THE most unexpected article of the week came from Unherd, the website where Canon Giles Fraser is now a columnist. It was by Christopher Rhodes, a black American academic, and dealt with the African missions to China.
This is a dimension of global Christianity which I have not seen elsewhere: “Hundreds of thousands of Chinese citizens have gone to work in Africa, where they have encountered foreign cultures that leave many of them feeling alienated. For some of these disaffected Chinese workers, a source of comfort has come from religion, most notably the Evangelical Christianity that pervades much of sub-Saharan Africa.
“Many local African churches have reached out to Chinese workers, including incorporating Mandarin into services. A number of Chinese, in turn, have welcomed the sense of community and belonging that these Christian churches offer. And a small but growing number of ethnically Chinese missionaries from Taiwan and other countries are specifically targeting Chinese nationals in Africa, preaching to them with a freedom they’d never be allowed in the People’s Republic.”
Apparently, the Christians in the coastal Chinese province of Fujian now speak English with a South African accent.
THE most moving, and perhaps troubling, article was Anthony Lloyd’s interviews in The Times with Shamima Begum, the 19-year-old IS recruit who has watched two of her children die in Syria and has just given birth to a third. It was wonderful journalism, and the picture that emerged of a bewildered young fanatic was unforgettable.
Her quotes about how the first severed head she saw did not disturb her because she was sure it must belong “to an enemy of Islam” will not help her case if she ever finds herself in front of a jury. On the other hand, there is no enthusiasm to bring her back to face British justice.
The paper’s leader was balanced and forgiving: “Ms Begum should be allowed to return to her family in Britain and explain her actions. On arrival she should be detained and questioned by the security services to determine how exactly Isis was able to spread its tentacles into Britain and other European countries. A judgment will have to be made as to whether she is more victim than perpetrator.”
Although it is generally true that any reference to the troubled period of Anglo-German relations between 1939 and 1945 is a mistake, there is a helpful parallel. The bombed ruins of Germany in 1945 must have contained a number of teenage widows who, like Ms Begum, had been taught that their husbands died in a noble cause, and that everything was the fault of the Jews, even if few of them had buried two children in the war.
Most of them changed their minds in the ensuing years. None, to my knowledge, took up violence again. It was possible to detoxify fanaticism then. It should still be possible now.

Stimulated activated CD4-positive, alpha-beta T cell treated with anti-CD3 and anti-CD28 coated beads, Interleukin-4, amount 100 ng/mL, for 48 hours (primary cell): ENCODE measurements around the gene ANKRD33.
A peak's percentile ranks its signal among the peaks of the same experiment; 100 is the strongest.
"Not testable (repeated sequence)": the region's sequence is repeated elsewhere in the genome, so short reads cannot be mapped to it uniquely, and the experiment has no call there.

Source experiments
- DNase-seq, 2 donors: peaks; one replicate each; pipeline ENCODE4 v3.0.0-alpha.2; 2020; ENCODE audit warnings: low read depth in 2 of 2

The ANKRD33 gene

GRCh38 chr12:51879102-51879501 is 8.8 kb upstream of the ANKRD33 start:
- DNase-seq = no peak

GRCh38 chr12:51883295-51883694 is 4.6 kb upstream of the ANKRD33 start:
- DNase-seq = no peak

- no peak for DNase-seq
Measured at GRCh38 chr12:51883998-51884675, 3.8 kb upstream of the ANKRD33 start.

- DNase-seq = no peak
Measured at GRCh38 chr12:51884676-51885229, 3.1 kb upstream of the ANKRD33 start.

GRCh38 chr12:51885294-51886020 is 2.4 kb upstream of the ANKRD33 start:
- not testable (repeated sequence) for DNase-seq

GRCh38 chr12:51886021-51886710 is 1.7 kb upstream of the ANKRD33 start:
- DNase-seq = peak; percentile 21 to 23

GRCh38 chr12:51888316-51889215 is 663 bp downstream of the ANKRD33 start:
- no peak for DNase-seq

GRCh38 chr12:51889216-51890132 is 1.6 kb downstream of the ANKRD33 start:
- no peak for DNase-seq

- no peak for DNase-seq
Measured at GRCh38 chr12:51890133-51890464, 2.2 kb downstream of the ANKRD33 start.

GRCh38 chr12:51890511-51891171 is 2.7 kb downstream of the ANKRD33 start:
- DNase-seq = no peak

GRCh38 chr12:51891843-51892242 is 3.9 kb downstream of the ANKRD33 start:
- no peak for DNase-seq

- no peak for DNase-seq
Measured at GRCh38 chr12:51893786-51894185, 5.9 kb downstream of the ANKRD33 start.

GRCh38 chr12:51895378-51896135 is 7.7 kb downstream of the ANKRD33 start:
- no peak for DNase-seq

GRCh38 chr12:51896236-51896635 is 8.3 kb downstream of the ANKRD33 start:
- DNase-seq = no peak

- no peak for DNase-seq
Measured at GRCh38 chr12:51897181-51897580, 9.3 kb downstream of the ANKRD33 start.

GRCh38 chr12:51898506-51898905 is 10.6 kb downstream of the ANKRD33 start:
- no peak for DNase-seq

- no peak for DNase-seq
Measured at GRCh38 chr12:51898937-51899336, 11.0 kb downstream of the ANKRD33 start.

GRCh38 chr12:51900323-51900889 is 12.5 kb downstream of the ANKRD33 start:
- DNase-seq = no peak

THE Roman Catholic Church is preparing for the worldwide synod on sexual abuse. The American press has been all over it.
The Wall Street Journal had a detailed and rather worrying account of the rift between Pope Francis and the Capuchin Cardinal Seán O’Malley, who had been his right-hand man on questions of abuse until last year: “Today, interactions between the Pope and the cardinal, previously friendly and spontaneous, have become noticeably formal and terse, says a person who has observed them together.
“The Boston cardinal’s influence has declined to the point where, in November, the Pope excluded him from the organizing committee of next week’s summit, which had been Cardinal O’Malley’s idea.”
The implication is that the Pope has lost his enthusiasm for a policy of zero tolerance, which is now the American line.
THE Anglican Communion, we learned from Nick Hellen in The Sunday Times, will invite married gay bishops to the Lambeth Conference, but not their spouses.
The Roman Catholic Church makes this look enlightened. The New York Times had a long, thoughtful piece about the lives of gay Catholic priests based on a sample of 24. That may not be representative: the paper estimates that between 30 and 75 per cent of the American RC clergy are gay.
It quotes one, Fr Bob Bussen: “I was in my 50s when I came out. I entered the seminary at 18, a young, enthusiastic, white, male virgin who doesn’t know anything, let alone straight or gay. There were years that I carried this secret. My prayer was not that God would change me. It was that I would die before anyone found out.”
Compare and contrast the Slovak businessman and politician who appeared in The Guardian’s long read on the rise of rural politicians there: “Boris Kollár has ten children from nine different women, yet says he named his party We Are Family because his focus was on ‘traditional conservative values when it comes to the family’.
“Was it some kind of joke, I asked. ‘I have shown I can look after my children, it’s proof I can look after all the children,’ he said, clarifying that his traditionalism was mainly focused on opposing the expansion of LGBT rights.”